The War Drums Roll
The veracity of the Gulf of Tonkin Incident is still up for debate, but what came next was fairly clear cut. In 1964 the U.S had roughly 23,000 soldiers in South Vietnam, most of which in a purely advisory role. The following year, after the incident, that number rose eightfold to just over 184,000 – and they were definitely not there to simply hand out advice. It reached its peak in 1968 when over half a million American soldiers found themselves in Vietnam.
While the U.S public was largely supportive of the initial troop deployment, things quickly unravelled and as early as 1968 military leaders were voicing concerns over whether the war in Vietnam was winnable. On 30th January 1968, the massive Tet offensive got underway as over 85,000 Viet Cong and People’s Army of Vietnam (PAVN) troops attacked over 100 cities across South Vietnam, including the capital Saigon. The assault lasted nearly 8 months and caused carnage in many areas as South Vietnamese and American soldiers battled to push out the North Vietnamese.
By September, it was clear that the offensive had failed and while the Americans and their southern allies had been dealt a bloody nose, they had just about survived. But what most shocking was how so many soldiers had managed to breach defensive and find their way into the heart of enemy territory.
The Ho Chi Minh Trail
And that brings us in a roundabout way back to the focus of our video, the Ho Chi Minh Trail. The North Vietnamese Tet Offensive eventually failed, but the audacity and planning behind it was nothing short of extraordinary – and there is no way it could have been done without the Ho Chi Minh Trail.
The Ho Chi Minh Trail was not a single road and much of it wasn’t even in Vietnam. These were a complex set of roads, paths, trails and at times boggy quagmires filled with unexploded bombs that wound their way down through Laos into Cambodia and on into South Vietnam. Essentially, it was a route that simply bypassed the heavily defended demilitarised zone that cut Vietnam in half.
The Ho Chi Minh Trail enabled the Viet Cong and PAVN to strike at numerous points in Southern Vietnam simultaneously because soldiers travelling south through Laos could exit into Vietnam at several points. This was why the Tet Offensive was so successful in its early stages.
This proved to be a nightmare for the Americans. The traditional notions of combat went out of the window as they struggled to fight an unseen enemy. Instead, they carpet-bombed the area into oblivion – some of it known, but much of it covert to not provoke an international outcry. The number of bombs dropped on the Ho Chi Minh Trail was simply staggering – so much so that to this day Laos remains the most heavily bombed country ever – and remember this was an independent country that wasn’t at war. On average, bombs dropped every seven minutes on or around the Ho Chi Minh Trail and it was also where the Americans became so desperate they resorted to a radical plan to try and affect the weather – more on that later a little later in the video.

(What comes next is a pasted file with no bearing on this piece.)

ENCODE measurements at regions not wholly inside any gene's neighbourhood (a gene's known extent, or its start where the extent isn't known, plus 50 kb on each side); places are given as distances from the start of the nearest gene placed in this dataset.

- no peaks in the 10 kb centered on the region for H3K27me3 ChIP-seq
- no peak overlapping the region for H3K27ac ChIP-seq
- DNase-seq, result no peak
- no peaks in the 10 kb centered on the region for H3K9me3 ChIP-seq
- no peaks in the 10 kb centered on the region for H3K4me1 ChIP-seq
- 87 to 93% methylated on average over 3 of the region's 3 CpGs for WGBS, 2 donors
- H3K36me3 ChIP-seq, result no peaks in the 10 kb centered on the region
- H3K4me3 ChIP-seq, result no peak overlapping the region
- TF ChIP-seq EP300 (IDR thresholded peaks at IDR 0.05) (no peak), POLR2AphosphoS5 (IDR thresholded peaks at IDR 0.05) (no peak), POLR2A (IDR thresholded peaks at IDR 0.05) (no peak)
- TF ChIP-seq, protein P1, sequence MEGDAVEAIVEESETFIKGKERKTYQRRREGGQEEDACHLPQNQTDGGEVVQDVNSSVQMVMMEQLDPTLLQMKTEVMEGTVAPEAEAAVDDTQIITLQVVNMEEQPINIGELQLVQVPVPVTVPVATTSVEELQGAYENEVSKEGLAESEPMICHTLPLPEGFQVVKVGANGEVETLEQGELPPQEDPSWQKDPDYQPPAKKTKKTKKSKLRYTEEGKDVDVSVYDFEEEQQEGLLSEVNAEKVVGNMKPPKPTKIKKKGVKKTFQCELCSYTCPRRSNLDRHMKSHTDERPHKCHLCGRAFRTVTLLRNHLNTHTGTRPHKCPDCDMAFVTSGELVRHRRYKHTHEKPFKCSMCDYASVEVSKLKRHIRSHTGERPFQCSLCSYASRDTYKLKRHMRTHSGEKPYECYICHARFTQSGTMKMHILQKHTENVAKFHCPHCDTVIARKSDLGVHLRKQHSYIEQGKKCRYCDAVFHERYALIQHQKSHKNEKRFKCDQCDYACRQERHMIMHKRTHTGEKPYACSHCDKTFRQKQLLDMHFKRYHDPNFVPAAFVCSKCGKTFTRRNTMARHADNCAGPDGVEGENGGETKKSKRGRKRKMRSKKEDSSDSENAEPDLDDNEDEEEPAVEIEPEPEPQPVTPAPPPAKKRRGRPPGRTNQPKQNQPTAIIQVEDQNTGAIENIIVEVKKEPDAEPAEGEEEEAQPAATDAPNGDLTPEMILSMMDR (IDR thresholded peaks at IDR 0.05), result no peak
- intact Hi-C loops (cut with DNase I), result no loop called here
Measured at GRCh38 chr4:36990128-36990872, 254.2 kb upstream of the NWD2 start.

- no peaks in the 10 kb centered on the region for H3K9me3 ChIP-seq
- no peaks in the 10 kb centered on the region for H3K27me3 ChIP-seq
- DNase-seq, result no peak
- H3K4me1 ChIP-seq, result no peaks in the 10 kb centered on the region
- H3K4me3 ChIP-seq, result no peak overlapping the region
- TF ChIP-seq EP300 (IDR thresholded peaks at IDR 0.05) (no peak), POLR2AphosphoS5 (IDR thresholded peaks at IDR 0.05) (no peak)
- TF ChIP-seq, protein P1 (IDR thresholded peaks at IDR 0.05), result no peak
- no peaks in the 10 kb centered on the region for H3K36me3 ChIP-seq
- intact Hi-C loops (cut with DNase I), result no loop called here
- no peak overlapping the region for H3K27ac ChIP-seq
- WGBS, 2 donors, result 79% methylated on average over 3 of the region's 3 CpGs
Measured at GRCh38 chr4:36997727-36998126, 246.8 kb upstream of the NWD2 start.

Many of the routes that formed the larger Ho Chi Minh Trail had been used for centuries by local people to travel through some of the most hostile terrain in South-East Asia. If you were to choose the very worst place on the planet to travel through it might well look a little like this area. The mountains aren’t particularly high, but they are murderously frequent. This is compounded by dense jungle and rainforest that no doubt looks wonderful in the latest David Attenborough nature documentary, but is absolutely hellish to travel through – and that’s without the prospect of transporting heavy weaponry and supplies through hundreds of miles of it.
As the First Indochina War got underway, the Viet Cong began utilizing these routes more and more. Roughly speaking they were divided into two; the ‘Trans-West Supply Line’ (running in south Vietnam, Cambodia, and Thailand) and the ‘Trans-Indochina Link’ (running through north Vietnam, Laos, and Thailand).
In 1959, Group 559 was established as a transportation and logistical unit of the PAVN. By 1962 the unit had grown to 6,000 soldiers and the quantities of supplies moving along the trails steadily grew. As you can imagine, after the Gulf of Tonkin incident things really got going and in 1965 alone, Group 559 moved supplies equal to all that had been shipped over the previous 5 years.